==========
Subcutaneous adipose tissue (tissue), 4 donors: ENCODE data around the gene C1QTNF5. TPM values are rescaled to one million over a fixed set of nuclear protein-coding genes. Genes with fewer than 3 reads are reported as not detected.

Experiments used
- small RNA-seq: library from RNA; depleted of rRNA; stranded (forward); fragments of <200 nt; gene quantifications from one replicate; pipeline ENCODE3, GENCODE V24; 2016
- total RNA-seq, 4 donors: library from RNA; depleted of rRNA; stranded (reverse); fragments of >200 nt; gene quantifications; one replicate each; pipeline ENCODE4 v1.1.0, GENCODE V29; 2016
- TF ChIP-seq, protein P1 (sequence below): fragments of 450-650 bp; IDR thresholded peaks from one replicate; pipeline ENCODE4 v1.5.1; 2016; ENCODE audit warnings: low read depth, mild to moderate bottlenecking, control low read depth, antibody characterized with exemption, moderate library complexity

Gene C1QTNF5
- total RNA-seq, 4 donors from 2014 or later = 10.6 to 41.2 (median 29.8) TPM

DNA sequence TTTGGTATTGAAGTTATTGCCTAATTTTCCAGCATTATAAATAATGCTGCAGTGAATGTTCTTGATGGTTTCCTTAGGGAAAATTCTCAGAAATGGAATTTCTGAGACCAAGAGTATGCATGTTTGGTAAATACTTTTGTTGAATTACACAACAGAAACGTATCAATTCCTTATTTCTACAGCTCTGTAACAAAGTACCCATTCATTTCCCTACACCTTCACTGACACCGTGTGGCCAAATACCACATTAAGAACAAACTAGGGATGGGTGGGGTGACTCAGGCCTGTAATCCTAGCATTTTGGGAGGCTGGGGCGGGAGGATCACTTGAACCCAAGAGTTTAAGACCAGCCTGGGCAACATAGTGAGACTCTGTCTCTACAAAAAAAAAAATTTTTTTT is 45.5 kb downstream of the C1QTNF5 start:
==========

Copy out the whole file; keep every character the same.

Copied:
Subcutaneous adipose tissue (tissue), 4 donors: ENCODE data around the gene C1QTNF5. TPM values are rescaled to one million over a fixed set of nuclear protein-coding genes. Genes with fewer than 3 reads are reported as not detected.

Experiments used
- small RNA-seq: library from RNA; depleted of rRNA; stranded (forward); fragments of <200 nt; gene quantifications from one replicate; pipeline ENCODE3, GENCODE V24; 2016
- total RNA-seq, 4 donors: library from RNA; depleted of rRNA; stranded (reverse); fragments of >200 nt; gene quantifications; one replicate each; pipeline ENCODE4 v1.1.0, GENCODE V29; 2016
- TF ChIP-seq, protein P1 (sequence below): fragments of 450-650 bp; IDR thresholded peaks from one replicate; pipeline ENCODE4 v1.5.1; 2016; ENCODE audit warnings: low read depth, mild to moderate bottlenecking, control low read depth, antibody characterized with exemption, moderate library complexity

Gene C1QTNF5
- total RNA-seq, 4 donors from 2014 or later = 10.6 to 41.2 (median 29.8) TPM

DNA sequence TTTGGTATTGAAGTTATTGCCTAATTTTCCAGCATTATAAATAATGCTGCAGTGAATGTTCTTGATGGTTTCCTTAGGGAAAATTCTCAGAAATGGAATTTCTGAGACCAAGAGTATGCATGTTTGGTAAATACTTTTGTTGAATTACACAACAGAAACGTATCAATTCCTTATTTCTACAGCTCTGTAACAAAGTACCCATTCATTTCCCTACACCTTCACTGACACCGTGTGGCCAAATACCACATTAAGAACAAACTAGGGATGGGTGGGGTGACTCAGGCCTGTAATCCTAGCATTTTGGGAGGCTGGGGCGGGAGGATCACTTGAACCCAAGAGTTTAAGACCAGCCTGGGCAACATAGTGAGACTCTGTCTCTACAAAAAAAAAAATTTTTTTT is 45.5 kb downstream of the C1QTNF5 start: